Historical Markers

Records 31 to 40 of 62
Photo 1
Photo by
Date Placed
Hall's Knoll

Home-site of Dr. Lyman Hall, signer of the Declaration of Independence, member of the First Continental Congress, Governor of Georgia, member of Midway Congregational church near here. Graduate of Yale University, (1747). Born in Wallingford, Conn., April 12, 1724. Dr. Hall moved to the Puritan Colony at Dorchester, S.C. in 1757 and after those Puritans had established themselves here in Saint John`s Parish in the Province of Georgia, he moved to this place and became the leading physician of his time.

He died Oct. 19, 1790, and was buried on a bluff overlooking the Savannah River. In 1848 his body was re-interred in Augusta with that of George Walton, another Georgia signer of the Declaration of Independence, beneath the Signers Monument, a granite obelisk.

St. John`s Parish was later named Liberty County in commemoration of the patriotism of the Midway Colonists here, who, from the passage of the Stamp Act, became the most uncompromising champions of liberty, and, who, in advance of the remainder of the Province, took radical action by sending Dr. Lyman Hall to the Continental Congress in Philadelphia as a delegate before the Province 

Erected 1954 by Georgia Historical Commission. (Marker Number 089-1)

Mike Stroud Midway Hwy 17 North, Midway GA 1954 Free Standing
Kilpatrick and Mower at Midway Church Midway
Midway Church

Midway Church

Midway US 17 and Martin Rd 1930
Midway Congregational Church Midway Hwy 17 @ The Midway Church Needs cleaning
Midway Museum

Midway Museum<

Midway Hwy 17 1990
Nathan Brownson

Nathan Brownso

Midway US 17 at Midway Church, Midway 1992
New Life For Dorchester Academy 1932-1940

J. Roosevelt Jenkins, who was Dorchester Academy's assistant principal, science teacher and athletic director, replaced Elizabeth Moore as principal after her death in 1932. He continued to strengthen the school's curriculum and the thriving athletic programs. During his administration, Dorchester Academy was in its academic prime. In 1934 the entire graduating class was admitted to college. Jenkins made sure the school kept its Georgia accreditation. In doing so,

Dorchester Academy earned the coveted "A rating" from the Southern Association of Colleges and Secondary Schools. In 1934, the school was classified as a Group I Georgia accredited high school. This meant it was one of " the best schools in teaching staff, equipment or laboratory, library and buildings, and three fourths of the academic teachers holding degrees." The boys' dormitory, which burned down in 1932, was rebuilt and formally dedicated as the Elizabeth B. Moore Hall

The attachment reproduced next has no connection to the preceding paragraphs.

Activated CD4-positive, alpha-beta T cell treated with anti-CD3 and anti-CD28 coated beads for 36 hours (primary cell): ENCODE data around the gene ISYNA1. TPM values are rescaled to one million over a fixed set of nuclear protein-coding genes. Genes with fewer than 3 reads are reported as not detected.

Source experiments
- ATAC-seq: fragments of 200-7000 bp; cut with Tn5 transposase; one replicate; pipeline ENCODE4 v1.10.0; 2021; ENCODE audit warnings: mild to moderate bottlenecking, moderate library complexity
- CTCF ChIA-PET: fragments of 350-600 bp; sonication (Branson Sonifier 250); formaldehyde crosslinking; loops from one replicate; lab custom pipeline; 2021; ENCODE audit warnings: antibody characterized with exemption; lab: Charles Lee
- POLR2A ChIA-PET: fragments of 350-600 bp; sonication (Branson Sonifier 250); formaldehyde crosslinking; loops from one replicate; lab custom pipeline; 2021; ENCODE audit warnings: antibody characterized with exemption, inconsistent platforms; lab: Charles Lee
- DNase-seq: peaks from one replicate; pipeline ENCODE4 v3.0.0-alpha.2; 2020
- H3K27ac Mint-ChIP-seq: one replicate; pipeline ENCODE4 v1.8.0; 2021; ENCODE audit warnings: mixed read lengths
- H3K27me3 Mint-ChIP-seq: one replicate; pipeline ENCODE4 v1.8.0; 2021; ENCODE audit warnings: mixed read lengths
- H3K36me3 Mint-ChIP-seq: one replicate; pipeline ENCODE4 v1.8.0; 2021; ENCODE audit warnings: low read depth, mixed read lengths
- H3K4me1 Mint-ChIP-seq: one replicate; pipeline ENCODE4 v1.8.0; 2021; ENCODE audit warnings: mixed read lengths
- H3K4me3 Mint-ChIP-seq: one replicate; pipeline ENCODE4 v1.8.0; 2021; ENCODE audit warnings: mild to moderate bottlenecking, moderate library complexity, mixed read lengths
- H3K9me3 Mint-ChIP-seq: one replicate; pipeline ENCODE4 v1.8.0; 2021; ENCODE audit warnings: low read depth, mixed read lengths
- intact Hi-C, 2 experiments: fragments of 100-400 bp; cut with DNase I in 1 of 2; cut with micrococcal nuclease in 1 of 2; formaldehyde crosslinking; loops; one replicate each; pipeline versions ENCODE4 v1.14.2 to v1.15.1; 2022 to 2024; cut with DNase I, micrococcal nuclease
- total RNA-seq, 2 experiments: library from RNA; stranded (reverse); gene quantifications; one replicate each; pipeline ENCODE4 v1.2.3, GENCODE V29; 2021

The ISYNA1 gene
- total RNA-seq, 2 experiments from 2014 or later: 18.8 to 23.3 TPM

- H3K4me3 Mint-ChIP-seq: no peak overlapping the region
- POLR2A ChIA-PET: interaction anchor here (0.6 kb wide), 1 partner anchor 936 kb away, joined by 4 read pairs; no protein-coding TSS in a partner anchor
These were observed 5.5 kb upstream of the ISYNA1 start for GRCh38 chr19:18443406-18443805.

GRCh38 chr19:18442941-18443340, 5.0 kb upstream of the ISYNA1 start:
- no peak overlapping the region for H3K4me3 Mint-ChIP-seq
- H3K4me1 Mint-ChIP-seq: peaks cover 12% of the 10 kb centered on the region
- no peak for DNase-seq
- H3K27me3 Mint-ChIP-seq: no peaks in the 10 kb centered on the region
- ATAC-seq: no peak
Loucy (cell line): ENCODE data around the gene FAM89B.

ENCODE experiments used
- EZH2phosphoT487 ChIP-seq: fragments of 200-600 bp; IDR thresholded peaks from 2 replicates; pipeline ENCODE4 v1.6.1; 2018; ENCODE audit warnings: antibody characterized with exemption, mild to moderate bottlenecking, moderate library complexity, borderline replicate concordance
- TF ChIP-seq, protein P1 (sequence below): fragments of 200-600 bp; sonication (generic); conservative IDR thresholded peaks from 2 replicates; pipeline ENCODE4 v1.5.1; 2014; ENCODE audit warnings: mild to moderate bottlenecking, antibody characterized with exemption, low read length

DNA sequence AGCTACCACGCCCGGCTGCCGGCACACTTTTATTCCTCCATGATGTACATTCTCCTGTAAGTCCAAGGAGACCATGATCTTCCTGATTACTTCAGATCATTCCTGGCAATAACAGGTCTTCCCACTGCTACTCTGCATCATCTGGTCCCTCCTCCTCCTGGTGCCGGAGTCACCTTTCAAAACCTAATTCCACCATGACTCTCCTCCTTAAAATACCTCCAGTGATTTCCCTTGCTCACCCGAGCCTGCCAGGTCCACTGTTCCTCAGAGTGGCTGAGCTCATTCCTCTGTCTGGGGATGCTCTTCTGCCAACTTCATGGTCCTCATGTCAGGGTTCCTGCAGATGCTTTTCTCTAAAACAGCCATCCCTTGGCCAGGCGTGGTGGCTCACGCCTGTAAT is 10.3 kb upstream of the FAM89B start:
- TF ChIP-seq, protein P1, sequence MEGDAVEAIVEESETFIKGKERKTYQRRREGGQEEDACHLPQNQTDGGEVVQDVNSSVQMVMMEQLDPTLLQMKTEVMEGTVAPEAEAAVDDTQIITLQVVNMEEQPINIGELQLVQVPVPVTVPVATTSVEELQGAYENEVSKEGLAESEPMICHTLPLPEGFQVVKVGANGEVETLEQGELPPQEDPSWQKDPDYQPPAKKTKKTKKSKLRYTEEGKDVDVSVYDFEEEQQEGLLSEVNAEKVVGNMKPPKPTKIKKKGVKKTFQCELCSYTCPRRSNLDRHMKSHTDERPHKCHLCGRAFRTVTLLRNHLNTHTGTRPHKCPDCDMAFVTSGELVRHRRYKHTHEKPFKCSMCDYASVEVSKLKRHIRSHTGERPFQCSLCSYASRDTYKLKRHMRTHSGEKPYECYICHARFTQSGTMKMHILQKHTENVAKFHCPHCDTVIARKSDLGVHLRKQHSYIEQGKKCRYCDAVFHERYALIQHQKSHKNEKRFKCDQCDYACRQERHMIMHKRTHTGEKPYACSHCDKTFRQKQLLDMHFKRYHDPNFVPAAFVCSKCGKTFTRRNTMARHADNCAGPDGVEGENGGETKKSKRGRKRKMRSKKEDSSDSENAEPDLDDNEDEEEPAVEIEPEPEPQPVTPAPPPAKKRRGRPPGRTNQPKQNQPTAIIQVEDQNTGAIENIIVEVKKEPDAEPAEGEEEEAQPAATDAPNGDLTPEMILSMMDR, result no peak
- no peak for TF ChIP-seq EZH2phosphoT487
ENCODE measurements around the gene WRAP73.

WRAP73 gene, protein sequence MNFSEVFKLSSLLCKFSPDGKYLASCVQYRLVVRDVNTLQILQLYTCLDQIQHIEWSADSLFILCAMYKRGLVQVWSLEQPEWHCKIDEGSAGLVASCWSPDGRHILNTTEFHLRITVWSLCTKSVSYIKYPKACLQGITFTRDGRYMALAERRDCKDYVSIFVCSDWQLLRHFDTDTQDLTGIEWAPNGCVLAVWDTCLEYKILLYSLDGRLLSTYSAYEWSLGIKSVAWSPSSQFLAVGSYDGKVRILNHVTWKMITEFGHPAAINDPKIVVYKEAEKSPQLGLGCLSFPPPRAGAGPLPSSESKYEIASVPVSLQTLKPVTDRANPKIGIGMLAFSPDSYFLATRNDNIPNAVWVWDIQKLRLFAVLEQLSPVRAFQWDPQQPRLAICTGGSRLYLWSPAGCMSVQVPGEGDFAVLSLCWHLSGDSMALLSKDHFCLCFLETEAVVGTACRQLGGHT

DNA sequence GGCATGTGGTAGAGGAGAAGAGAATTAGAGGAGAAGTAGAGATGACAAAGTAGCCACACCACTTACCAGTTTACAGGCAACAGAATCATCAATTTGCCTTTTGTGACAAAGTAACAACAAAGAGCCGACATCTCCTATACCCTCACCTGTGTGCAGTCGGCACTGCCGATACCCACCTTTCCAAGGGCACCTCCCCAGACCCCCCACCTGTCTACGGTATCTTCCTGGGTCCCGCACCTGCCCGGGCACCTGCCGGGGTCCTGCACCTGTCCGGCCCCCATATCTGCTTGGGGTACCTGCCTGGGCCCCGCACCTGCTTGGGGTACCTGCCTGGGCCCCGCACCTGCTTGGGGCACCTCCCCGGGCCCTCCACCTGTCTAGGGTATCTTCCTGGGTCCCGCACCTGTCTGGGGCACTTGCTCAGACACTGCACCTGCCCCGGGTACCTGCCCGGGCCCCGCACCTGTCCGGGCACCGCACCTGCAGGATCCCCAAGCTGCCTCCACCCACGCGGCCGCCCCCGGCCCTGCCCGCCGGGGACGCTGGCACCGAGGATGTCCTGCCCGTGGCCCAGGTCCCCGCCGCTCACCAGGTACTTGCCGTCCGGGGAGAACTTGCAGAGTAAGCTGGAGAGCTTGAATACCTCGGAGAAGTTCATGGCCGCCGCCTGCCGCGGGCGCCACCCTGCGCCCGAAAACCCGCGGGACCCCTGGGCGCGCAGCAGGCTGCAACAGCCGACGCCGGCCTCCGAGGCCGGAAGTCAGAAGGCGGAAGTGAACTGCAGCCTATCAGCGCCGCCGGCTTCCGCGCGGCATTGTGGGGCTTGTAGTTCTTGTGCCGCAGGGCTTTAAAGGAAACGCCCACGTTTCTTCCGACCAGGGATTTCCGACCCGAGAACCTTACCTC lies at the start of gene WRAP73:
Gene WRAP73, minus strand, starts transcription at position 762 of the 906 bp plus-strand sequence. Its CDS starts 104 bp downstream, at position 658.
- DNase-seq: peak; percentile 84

During this time, public school opportunities were growing for African Americans in Liberty County. The Board of Education had, until then, neglected to adequately fund African American public education. With the creation and growth of the Liberty County Training (LCTS) in the 1930s, accredited, public, adequately funded, county administered African American high school education was now available. Because of this the American Missionary Association (AMA) closed Dorchester Academy in the spring of 1940 because they did not want to duplicate the work of the local public schools. All of the 1940 twelfth grade students voted to receive their diplomas from Dorchester Academy and the remaining students were distributed among the other African American public schools in the county.

Midway Dorchester Academy (Midway) 2004 Plaque Free Standing
Old Sunbury Road

Old Sunbury Road

Midway US 17 at Midway Church 1956
Road to Sunbury

Road to Sunbur

Midway US 17/Ga 25 at Midway Church, Midway
Savannah New Inverness Road 1736

This highway follows an old colonial road constructed in 1736 as a measure of defense against the Spanish and Spanish Indians by connecting the fighting Scotch Highlanders at New Inverness (now Darien) with Savannah.

It was surveyed and cleared by soldiers and Indians furnished by Tomo-chi-chi under the direction of Capt. Hugh MacKay by order of Gen. James Oglethorpe.

The road was traveled by such famous Georgians as Button Gwinnett, Dr. Lyman Hall, and John and Joseph LeConte.
Erected by Works Progress Administration Marker. (Marker Number 17 C-6)

Mike Stroud Midway US 17 opposite Midway Church, Midway 1935 - 1940 Free Standing Poor